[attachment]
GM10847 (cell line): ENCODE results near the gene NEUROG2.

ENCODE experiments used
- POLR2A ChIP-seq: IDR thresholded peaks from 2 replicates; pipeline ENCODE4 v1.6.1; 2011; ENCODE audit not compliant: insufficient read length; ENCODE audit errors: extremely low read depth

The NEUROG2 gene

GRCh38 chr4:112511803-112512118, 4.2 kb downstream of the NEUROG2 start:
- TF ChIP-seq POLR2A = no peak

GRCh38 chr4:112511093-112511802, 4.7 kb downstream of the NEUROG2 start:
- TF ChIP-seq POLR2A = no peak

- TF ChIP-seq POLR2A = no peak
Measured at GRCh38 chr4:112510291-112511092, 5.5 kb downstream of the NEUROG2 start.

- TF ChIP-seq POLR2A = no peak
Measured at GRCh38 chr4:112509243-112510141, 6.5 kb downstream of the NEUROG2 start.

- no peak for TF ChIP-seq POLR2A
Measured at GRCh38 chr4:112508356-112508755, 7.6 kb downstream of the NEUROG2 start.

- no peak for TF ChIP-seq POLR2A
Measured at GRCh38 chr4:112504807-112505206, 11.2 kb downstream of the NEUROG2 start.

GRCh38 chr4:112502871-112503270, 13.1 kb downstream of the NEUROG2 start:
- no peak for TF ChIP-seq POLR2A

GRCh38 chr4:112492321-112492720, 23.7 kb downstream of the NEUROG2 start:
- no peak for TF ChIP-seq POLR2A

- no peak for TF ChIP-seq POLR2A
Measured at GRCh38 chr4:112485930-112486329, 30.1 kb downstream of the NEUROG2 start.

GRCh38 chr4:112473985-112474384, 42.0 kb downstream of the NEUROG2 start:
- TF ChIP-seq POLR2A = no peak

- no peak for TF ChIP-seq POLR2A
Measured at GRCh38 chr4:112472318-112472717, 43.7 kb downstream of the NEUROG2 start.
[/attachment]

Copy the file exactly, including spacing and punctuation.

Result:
GM10847 (cell line): ENCODE results near the gene NEUROG2.

ENCODE experiments used
- POLR2A ChIP-seq: IDR thresholded peaks from 2 replicates; pipeline ENCODE4 v1.6.1; 2011; ENCODE audit not compliant: insufficient read length; ENCODE audit errors: extremely low read depth

The NEUROG2 gene

GRCh38 chr4:112511803-112512118, 4.2 kb downstream of the NEUROG2 start:
- TF ChIP-seq POLR2A = no peak

GRCh38 chr4:112511093-112511802, 4.7 kb downstream of the NEUROG2 start:
- TF ChIP-seq POLR2A = no peak

- TF ChIP-seq POLR2A = no peak
Measured at GRCh38 chr4:112510291-112511092, 5.5 kb downstream of the NEUROG2 start.

- TF ChIP-seq POLR2A = no peak
Measured at GRCh38 chr4:112509243-112510141, 6.5 kb downstream of the NEUROG2 start.

- no peak for TF ChIP-seq POLR2A
Measured at GRCh38 chr4:112508356-112508755, 7.6 kb downstream of the NEUROG2 start.

- no peak for TF ChIP-seq POLR2A
Measured at GRCh38 chr4:112504807-112505206, 11.2 kb downstream of the NEUROG2 start.

GRCh38 chr4:112502871-112503270, 13.1 kb downstream of the NEUROG2 start:
- no peak for TF ChIP-seq POLR2A

GRCh38 chr4:112492321-112492720, 23.7 kb downstream of the NEUROG2 start:
- no peak for TF ChIP-seq POLR2A

- no peak for TF ChIP-seq POLR2A
Measured at GRCh38 chr4:112485930-112486329, 30.1 kb downstream of the NEUROG2 start.

GRCh38 chr4:112473985-112474384, 42.0 kb downstream of the NEUROG2 start:
- TF ChIP-seq POLR2A = no peak

- no peak for TF ChIP-seq POLR2A
Measured at GRCh38 chr4:112472318-112472717, 43.7 kb downstream of the NEUROG2 start.